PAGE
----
As a new presidential administration takes shape not far from the Kennedy Center’s stage, and the fate of federal agencies like the National Endowment for the Arts, one of the first supporters of American Ballet Theatre, hangs in the balance, a ballet about the fate of an exquisite creature of grace in the crosshairs of the easily deceived and the terrible plot of the self-indulgent—to use one’s power to capture and manipulate another can at best be seen as self-indulgent, although it can also be seen as much, much worse—presents us with an over one-hundred year old masterpiece whose story might be more relevant today than ever before. Things in the kingdom where Siegfried reigns as prince are not as they seem, cloaked in disguise and intrigue. While Odile might be the incarnation of “alternative fact,” we have no knowledge if she participates in her father’s plot willingly. We might infer that being betrothed to a prince might suit her interests, but we get little of her beyond her father’s intended use of her to suit his own desires in thwarting Odette’s escape from his spell. In this staging, Odette is the first to cast herself into the lake, so that in death she can achieve the love forbidden to her in life. Fitting that Siegfried follows the brave Odette, who knows that only her death will vanquish von Rothbart’s spell. Let us hope that other spells might be broken without such a sacrifice.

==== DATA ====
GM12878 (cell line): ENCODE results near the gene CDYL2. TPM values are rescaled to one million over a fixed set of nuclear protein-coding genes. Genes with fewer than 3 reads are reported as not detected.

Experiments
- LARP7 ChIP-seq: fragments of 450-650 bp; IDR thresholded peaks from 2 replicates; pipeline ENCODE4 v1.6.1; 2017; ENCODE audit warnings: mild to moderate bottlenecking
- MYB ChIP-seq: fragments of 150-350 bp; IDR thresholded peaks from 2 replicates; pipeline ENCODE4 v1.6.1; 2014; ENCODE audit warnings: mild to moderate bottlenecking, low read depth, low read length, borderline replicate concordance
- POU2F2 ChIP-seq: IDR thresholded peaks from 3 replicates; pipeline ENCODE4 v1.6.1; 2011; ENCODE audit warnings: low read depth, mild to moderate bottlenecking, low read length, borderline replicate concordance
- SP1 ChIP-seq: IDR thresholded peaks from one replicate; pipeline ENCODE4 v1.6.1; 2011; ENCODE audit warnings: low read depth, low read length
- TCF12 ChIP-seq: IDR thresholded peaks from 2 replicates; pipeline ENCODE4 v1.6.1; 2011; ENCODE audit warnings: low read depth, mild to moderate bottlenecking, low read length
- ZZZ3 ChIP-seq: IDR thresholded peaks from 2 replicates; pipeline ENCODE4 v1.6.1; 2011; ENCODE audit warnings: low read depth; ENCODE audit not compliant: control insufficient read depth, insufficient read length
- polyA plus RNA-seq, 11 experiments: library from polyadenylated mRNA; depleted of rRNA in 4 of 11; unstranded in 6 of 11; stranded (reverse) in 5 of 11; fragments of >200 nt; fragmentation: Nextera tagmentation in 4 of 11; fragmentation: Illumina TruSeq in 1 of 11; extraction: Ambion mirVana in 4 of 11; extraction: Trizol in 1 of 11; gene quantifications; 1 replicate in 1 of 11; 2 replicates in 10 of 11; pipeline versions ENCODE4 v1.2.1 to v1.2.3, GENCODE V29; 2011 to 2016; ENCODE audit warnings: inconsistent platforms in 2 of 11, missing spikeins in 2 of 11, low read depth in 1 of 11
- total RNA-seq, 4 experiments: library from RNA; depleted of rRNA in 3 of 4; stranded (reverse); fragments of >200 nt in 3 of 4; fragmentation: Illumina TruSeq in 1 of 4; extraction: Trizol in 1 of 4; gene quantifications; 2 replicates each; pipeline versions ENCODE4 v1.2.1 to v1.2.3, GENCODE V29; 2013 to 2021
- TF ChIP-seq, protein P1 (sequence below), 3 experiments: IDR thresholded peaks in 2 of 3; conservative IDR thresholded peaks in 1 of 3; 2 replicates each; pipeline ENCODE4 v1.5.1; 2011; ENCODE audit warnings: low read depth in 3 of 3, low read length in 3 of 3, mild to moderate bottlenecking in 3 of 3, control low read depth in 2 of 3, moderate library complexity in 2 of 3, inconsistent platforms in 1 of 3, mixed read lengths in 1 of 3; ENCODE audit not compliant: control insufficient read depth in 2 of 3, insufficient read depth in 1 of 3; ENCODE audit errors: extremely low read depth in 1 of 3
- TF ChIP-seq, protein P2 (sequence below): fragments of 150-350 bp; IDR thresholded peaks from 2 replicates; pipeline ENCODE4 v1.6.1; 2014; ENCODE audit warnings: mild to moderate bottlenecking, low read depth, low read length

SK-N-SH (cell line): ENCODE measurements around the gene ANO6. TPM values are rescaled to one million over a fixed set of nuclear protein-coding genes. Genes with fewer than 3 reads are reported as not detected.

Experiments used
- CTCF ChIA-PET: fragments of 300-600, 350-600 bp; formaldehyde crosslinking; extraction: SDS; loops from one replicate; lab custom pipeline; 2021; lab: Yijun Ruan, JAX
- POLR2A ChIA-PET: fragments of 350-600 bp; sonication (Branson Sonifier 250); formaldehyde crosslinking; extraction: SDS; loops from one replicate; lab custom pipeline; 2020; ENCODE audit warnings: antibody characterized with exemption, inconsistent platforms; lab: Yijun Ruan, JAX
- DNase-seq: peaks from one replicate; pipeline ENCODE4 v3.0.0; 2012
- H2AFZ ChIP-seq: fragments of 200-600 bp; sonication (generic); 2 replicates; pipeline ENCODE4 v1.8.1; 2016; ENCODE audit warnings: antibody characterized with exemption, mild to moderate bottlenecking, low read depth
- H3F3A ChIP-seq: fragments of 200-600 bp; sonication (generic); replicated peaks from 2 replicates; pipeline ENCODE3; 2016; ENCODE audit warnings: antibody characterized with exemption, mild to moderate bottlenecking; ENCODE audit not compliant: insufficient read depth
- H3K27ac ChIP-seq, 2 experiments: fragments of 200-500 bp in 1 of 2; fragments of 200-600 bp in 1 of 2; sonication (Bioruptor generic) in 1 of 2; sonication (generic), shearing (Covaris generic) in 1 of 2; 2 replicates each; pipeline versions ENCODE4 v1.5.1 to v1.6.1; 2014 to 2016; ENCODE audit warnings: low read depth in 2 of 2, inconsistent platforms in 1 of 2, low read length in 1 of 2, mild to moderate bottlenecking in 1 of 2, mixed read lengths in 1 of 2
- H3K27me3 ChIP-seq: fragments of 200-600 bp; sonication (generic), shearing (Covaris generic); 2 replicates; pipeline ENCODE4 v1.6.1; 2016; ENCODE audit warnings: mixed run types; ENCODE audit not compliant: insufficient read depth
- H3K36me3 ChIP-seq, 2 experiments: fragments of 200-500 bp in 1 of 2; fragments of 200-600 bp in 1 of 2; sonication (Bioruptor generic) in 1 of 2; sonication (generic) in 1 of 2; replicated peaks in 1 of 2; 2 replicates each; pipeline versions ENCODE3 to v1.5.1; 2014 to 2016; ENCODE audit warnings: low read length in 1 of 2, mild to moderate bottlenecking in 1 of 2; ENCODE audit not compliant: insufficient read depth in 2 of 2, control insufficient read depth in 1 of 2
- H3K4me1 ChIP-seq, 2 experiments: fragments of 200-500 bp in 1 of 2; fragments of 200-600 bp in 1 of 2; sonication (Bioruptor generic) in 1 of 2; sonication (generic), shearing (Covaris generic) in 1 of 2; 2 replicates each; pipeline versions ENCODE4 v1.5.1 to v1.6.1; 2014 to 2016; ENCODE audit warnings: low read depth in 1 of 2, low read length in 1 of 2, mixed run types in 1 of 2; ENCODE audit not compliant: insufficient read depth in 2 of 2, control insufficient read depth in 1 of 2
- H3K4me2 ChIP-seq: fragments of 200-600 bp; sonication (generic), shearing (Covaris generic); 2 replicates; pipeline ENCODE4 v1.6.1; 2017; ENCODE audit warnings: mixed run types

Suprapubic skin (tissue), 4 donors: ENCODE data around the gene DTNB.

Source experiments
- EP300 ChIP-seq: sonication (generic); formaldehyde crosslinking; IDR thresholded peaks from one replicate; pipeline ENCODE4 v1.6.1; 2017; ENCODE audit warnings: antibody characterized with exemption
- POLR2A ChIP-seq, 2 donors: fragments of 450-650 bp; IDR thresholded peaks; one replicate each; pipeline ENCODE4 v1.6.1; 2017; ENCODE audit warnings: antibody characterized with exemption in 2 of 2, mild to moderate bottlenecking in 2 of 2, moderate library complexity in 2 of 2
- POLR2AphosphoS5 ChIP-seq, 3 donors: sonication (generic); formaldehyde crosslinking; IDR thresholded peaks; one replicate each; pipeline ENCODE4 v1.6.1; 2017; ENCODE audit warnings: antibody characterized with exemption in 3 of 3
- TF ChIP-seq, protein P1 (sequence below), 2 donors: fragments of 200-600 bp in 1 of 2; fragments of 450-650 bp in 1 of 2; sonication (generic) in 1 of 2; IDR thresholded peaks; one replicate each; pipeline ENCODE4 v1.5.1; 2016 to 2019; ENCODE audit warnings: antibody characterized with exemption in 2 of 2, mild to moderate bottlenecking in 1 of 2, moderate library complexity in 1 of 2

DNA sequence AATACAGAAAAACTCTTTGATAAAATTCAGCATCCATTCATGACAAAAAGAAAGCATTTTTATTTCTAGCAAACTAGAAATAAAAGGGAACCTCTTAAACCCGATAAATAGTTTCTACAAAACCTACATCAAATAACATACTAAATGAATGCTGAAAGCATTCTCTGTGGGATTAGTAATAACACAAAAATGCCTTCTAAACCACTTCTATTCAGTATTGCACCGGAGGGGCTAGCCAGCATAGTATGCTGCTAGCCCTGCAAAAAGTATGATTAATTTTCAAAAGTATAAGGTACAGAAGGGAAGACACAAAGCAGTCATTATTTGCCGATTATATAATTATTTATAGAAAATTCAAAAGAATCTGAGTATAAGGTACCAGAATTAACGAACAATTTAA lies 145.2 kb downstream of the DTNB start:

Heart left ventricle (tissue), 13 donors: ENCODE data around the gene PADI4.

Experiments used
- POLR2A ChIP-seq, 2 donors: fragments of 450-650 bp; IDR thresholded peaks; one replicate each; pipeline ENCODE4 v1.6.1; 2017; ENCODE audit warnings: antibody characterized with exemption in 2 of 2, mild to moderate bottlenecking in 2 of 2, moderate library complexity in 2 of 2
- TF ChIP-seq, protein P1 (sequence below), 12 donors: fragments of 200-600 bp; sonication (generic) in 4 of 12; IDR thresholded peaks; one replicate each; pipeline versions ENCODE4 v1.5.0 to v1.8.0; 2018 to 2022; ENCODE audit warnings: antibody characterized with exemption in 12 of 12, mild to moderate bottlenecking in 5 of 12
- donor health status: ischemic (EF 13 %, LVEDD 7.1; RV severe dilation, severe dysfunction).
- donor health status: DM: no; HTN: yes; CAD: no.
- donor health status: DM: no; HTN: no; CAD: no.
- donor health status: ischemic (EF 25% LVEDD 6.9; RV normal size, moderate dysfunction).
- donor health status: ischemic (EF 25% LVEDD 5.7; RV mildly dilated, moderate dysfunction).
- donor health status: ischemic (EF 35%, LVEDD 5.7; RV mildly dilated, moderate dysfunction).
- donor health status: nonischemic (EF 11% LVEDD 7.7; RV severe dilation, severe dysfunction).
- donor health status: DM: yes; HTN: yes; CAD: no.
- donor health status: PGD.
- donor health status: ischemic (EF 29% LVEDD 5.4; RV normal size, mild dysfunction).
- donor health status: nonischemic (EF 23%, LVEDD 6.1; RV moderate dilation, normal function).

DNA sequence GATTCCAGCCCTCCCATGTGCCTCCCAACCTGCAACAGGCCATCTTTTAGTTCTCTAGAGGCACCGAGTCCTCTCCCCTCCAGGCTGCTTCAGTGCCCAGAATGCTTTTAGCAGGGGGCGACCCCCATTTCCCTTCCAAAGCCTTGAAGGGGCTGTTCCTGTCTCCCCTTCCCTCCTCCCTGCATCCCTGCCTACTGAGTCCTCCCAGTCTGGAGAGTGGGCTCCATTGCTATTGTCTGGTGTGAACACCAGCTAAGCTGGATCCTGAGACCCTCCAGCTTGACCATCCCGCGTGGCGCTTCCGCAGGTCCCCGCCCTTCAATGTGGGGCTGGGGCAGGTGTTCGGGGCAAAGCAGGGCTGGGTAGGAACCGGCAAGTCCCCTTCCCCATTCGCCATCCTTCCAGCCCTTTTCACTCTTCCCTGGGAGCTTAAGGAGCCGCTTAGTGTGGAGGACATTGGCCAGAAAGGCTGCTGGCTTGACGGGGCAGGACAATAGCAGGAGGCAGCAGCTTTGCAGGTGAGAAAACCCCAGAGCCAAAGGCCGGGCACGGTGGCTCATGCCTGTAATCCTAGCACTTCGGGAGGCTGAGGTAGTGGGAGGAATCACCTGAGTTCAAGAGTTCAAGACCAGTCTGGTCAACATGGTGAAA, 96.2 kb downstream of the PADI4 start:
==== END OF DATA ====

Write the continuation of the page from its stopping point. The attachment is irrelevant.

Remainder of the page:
While Copeland brought to life the plight of Odette, her partner, Herman Cornejo danced with the regal bearing of a Prince, and sold us the ignorance of a young man’s youth and inexperience in Act III, falling for the counterpart with the same young passion as Odette in the forest. At curtain call, his friendly kiss to Miss Copeland reminds us that chemistry on stage is the effort of both, for which we are allowed to fall into the fictive dream more easily. A discussion of this night’s performance could not be complete without discussing the effort of Jeffrey Cirio, who, as Siegfried’s friend Benno allowed us comic relief, as well as tours en l’air landed in perfect fifth position, perfectly blending charisma and technique. Cirio may be a principal dancer, but at only 25 year-old, one can’t help but wonder the trajectory of his career, and eagerly await the opportunity to see more of him in other roles.
So too, the ABT corps de ballet must be commended. When I take those not familiar with ballet to a production like Swan Lake, it’s always with a discussion of the corps de ballet, because the quality of the corps is the quality of the company. And this is what makes ABT exceptional. Watching this swan corps, one feels the precision of an army, the grace of the birds they portray, and sense of the many that make the one that is uniquely their own. Bravo, ABT, for assembling such ranks of dancers. Few companies possess a corps de ballet equal to this one. In McKenzie’s staging, we watch the diamond formation of this lovely assemblage, bodies bowed in white elegance towards the rising rays of the sun, no longer supplicants to the dark of night, a moment akin to prayer and resurrection. That such a group of extraordinary women artist end the ballet in such light and triumph is truly to imagine the glowing dawn of a new day.